Peach by Emma Glass review – turning anguish into art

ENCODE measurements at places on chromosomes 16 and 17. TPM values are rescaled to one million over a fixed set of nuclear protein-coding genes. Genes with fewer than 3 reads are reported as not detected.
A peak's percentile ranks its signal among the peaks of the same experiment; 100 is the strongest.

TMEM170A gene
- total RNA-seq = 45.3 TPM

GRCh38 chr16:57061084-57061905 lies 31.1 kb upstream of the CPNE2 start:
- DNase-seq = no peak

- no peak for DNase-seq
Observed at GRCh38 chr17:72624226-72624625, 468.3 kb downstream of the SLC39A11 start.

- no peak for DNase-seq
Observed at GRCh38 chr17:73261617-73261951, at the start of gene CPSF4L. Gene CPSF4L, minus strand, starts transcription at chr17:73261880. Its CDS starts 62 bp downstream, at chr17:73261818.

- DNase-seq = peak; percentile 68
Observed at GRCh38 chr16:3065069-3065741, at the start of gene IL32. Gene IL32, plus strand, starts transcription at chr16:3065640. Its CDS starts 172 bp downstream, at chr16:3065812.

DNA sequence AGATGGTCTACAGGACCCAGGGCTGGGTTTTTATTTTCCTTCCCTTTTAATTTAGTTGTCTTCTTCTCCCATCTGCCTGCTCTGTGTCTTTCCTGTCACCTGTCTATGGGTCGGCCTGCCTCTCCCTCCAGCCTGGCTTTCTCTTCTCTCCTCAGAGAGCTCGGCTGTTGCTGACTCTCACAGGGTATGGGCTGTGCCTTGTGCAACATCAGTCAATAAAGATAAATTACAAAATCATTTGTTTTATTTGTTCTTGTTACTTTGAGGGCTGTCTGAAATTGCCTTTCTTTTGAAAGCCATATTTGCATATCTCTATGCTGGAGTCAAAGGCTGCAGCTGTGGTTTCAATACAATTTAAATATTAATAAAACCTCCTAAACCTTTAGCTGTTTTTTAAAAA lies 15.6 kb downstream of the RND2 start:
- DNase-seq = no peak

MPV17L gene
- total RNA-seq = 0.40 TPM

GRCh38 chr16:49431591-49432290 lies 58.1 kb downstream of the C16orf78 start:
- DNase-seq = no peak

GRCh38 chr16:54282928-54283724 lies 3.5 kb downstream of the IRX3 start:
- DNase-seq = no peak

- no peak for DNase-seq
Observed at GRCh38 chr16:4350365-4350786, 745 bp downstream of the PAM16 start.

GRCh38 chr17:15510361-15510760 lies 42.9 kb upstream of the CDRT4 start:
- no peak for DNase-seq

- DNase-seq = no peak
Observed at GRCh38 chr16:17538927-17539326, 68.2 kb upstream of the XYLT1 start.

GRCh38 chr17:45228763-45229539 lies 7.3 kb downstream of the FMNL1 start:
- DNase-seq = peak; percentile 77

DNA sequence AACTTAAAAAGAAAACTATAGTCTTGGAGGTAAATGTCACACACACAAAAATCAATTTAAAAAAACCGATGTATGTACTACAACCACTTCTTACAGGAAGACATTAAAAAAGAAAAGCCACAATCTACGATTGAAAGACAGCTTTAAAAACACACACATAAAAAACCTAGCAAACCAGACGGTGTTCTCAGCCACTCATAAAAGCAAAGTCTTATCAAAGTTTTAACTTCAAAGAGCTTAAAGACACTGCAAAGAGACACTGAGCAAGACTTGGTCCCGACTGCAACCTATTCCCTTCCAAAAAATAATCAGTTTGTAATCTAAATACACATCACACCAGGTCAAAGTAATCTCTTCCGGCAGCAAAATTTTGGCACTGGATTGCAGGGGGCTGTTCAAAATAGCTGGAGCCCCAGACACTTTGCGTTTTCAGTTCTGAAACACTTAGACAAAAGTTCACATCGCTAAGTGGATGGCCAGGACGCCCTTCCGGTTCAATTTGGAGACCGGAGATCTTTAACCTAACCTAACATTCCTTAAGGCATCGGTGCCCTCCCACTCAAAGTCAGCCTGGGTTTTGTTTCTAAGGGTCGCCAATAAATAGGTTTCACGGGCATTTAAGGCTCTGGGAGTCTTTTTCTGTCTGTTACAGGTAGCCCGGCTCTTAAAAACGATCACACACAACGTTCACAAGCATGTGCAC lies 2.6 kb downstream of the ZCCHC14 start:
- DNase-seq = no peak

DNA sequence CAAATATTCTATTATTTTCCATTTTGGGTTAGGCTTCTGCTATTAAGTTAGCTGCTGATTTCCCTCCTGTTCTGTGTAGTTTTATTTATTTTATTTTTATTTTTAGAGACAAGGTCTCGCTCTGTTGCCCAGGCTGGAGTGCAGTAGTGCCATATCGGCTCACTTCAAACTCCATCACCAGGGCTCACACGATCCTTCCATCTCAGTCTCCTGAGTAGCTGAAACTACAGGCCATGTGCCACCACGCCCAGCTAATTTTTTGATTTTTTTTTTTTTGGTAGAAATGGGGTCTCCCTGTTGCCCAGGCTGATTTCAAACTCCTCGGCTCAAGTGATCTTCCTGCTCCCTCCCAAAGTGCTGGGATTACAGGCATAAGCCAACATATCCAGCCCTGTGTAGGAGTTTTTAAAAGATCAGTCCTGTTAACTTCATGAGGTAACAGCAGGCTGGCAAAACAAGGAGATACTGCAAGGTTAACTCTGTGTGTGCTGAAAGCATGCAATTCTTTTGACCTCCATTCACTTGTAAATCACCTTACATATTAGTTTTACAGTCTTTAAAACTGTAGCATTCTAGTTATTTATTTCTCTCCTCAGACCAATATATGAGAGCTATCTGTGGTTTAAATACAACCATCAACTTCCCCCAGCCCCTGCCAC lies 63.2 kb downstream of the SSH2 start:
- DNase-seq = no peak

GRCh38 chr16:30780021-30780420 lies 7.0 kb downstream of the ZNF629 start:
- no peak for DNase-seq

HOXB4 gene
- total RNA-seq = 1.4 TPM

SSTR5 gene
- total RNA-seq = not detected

Pain is a snare for women. If we don’t name the ways in which we are hurt – through male violence, harassment, rape – then we end up protecting those who hurt us. If we do, we risk becoming “wound dwellers”, as essayist Leslie Jamison, author of The Empathy Exams , was labelled by a boyfriend: accused of luxuriating in our injuries, defining ourselves by them. Worse, there’s a tradition of using the fact of female pain as proof that women deserve to suffer. Genesis tells us Eve’s labour pangs are a punishment for her temptation of Adam; today, if a woman says she was assaulted, many will insist that it only happened because she’s a slut. In the backwards logic of a just-so story, our pain isn’t a testament to our experiences, but to a corruption we must be punished for. Even so, women keep going back to the subject of pain, trying to find a way around the trap. Eimear McBride’s A Girl Is a Half-formed Thing forged a language of woundedness that was fractured, distinctive and brutalising. Han Kang, in Deborah Smith’s translation, brought a gothic extremity to the subject in The Vegetarian . In both […]

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